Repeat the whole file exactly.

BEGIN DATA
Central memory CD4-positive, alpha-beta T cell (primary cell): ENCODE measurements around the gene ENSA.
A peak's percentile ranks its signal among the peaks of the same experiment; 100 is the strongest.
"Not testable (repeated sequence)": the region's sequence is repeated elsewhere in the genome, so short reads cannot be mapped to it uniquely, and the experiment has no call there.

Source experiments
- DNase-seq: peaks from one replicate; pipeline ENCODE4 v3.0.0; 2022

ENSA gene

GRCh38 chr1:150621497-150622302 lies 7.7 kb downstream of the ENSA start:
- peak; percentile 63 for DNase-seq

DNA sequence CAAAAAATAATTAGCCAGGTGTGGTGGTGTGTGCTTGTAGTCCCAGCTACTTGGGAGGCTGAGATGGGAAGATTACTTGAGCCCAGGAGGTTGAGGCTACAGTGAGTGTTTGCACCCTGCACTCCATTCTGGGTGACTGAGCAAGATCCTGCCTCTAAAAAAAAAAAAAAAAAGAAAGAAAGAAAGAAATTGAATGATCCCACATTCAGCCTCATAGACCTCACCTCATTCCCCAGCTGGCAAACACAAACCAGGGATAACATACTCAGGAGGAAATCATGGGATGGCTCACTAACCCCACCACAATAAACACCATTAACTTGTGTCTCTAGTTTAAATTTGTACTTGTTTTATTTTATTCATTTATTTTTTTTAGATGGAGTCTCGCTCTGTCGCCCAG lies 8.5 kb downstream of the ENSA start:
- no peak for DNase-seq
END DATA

Central memory CD4-positive, alpha-beta T cell (primary cell): ENCODE measurements around the gene ENSA.
A peak's percentile ranks its signal among the peaks of the same experiment; 100 is the strongest.
"Not testable (repeated sequence)": the region's sequence is repeated elsewhere in the genome, so short reads cannot be mapped to it uniquely, and the experiment has no call there.

Source experiments
- DNase-seq: peaks from one replicate; pipeline ENCODE4 v3.0.0; 2022

ENSA gene

GRCh38 chr1:150621497-150622302 lies 7.7 kb downstream of the ENSA start:
- peak; percentile 63 for DNase-seq

DNA sequence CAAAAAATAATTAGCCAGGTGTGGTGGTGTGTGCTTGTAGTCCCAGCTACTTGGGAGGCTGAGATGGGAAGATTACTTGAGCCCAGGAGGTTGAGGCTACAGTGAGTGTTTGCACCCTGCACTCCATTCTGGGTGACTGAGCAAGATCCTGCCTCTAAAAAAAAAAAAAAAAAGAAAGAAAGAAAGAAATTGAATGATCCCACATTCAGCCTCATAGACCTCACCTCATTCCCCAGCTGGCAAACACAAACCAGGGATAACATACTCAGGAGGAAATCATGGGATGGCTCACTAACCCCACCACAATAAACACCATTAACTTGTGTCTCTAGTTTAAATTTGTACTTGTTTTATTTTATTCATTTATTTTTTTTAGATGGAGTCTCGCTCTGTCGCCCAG lies 8.5 kb downstream of the ENSA start:
- no peak for DNase-seq